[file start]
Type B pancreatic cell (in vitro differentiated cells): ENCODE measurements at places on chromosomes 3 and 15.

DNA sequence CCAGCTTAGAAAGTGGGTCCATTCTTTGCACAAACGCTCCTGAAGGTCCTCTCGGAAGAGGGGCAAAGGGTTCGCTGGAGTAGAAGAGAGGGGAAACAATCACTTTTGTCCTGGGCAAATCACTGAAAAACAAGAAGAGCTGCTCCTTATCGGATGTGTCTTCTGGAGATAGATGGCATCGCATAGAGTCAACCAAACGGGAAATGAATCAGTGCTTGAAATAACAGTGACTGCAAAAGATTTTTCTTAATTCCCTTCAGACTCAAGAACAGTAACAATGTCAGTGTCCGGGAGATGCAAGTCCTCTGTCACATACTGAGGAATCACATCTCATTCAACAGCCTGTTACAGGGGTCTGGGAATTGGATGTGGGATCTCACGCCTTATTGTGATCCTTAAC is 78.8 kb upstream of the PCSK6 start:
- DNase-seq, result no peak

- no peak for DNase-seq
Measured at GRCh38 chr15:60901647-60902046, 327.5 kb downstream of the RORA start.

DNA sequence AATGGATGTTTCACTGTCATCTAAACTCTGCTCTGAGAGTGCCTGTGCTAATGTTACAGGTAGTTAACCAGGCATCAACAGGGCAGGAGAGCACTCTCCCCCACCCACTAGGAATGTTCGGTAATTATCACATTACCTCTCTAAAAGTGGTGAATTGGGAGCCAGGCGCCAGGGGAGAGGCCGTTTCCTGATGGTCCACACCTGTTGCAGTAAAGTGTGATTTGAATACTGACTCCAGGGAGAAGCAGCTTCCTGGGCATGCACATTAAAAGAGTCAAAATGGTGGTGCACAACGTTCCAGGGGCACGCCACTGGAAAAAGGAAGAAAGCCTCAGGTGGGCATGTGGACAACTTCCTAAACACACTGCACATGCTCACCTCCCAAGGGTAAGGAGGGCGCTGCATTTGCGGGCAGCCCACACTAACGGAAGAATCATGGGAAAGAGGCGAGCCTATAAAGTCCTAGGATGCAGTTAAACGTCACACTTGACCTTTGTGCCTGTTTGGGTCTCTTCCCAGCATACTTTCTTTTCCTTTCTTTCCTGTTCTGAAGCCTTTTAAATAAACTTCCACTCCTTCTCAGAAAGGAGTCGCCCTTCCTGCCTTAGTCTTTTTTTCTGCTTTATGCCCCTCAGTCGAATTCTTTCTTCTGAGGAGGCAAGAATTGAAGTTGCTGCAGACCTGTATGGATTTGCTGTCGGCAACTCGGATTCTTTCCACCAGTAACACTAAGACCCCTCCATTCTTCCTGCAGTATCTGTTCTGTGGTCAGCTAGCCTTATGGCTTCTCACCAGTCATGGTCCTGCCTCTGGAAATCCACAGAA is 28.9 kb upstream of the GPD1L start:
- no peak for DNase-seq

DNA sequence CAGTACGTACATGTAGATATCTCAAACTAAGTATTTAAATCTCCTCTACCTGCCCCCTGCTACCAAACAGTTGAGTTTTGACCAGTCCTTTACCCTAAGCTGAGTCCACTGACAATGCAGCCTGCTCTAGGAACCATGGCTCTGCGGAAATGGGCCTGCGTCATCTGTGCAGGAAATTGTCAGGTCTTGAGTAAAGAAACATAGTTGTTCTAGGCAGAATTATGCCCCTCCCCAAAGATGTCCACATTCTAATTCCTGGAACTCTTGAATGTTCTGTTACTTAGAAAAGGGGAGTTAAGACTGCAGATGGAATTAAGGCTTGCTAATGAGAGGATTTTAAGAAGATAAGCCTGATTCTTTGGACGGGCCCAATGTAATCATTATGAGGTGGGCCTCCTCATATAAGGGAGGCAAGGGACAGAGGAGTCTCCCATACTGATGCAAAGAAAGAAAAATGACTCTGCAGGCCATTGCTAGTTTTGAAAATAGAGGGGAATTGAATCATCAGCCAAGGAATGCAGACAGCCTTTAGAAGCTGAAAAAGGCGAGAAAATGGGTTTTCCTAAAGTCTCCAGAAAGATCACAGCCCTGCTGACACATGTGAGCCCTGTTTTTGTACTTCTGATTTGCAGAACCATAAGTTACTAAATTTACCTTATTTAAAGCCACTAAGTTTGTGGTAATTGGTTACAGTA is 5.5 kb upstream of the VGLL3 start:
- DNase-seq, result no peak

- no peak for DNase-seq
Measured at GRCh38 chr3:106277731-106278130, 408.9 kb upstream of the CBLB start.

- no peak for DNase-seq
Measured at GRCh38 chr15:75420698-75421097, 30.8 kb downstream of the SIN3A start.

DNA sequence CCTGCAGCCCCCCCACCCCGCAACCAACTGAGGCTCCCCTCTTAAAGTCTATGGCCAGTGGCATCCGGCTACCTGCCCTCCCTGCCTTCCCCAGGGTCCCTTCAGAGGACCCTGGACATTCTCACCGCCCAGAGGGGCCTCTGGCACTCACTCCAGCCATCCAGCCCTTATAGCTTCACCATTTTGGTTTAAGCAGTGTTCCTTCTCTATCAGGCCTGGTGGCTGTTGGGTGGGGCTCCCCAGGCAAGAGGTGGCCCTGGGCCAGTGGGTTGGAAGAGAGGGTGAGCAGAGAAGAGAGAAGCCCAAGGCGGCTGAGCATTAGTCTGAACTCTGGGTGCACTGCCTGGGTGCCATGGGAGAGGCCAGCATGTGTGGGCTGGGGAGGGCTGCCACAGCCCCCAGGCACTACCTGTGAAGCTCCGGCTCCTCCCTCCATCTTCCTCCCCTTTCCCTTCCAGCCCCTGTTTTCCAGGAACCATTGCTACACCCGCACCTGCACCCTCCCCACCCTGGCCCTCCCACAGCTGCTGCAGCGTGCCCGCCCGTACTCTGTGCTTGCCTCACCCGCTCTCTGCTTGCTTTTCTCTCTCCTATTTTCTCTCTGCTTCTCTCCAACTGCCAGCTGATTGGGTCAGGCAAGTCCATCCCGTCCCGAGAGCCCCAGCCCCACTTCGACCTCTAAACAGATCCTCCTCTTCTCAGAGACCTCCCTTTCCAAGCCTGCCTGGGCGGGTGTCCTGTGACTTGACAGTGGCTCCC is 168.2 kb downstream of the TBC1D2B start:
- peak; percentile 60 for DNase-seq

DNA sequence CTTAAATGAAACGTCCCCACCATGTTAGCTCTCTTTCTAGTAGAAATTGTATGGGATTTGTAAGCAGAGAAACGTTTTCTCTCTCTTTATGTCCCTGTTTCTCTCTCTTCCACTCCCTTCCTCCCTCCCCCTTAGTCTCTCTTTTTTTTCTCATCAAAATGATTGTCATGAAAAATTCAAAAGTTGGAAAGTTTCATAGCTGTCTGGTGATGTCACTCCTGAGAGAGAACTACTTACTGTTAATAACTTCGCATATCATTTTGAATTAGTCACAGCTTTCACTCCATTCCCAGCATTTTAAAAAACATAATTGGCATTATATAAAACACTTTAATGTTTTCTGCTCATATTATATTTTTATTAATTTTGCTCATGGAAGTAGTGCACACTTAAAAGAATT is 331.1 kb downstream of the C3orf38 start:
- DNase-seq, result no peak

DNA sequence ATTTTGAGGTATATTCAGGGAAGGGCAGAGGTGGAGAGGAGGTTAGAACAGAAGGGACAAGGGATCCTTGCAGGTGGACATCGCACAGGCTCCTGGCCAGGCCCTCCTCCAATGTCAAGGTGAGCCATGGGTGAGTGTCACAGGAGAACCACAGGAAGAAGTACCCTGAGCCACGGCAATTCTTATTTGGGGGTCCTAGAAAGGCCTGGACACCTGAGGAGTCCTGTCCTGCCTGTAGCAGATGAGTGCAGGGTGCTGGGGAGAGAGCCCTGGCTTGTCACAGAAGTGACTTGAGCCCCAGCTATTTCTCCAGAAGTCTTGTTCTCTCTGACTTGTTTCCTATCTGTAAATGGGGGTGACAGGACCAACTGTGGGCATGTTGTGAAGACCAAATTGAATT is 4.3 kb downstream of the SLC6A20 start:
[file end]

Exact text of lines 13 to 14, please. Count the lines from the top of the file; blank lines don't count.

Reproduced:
Measured at GRCh38 chr15:75420698-75421097, 30.8 kb downstream of the SIN3A start.

DNA sequence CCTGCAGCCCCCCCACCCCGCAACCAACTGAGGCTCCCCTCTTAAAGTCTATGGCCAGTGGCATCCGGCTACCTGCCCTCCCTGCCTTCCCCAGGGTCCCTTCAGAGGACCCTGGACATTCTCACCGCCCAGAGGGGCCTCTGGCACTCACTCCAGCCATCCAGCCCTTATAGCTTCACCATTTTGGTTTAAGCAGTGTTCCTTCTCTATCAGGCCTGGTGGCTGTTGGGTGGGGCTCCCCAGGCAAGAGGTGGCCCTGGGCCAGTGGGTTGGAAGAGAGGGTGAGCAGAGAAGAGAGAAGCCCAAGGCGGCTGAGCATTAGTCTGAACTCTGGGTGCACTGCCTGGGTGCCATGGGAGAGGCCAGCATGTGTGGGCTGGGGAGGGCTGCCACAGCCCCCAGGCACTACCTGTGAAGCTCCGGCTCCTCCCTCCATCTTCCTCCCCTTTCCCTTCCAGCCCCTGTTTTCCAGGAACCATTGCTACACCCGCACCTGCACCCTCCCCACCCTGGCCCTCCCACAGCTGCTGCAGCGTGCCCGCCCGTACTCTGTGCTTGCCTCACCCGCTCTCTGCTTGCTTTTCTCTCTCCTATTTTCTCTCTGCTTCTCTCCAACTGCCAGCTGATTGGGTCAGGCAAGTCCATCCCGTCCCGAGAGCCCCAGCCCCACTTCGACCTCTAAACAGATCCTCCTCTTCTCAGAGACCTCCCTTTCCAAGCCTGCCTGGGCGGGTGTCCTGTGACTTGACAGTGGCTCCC is 168.2 kb downstream of the TBC1D2B start: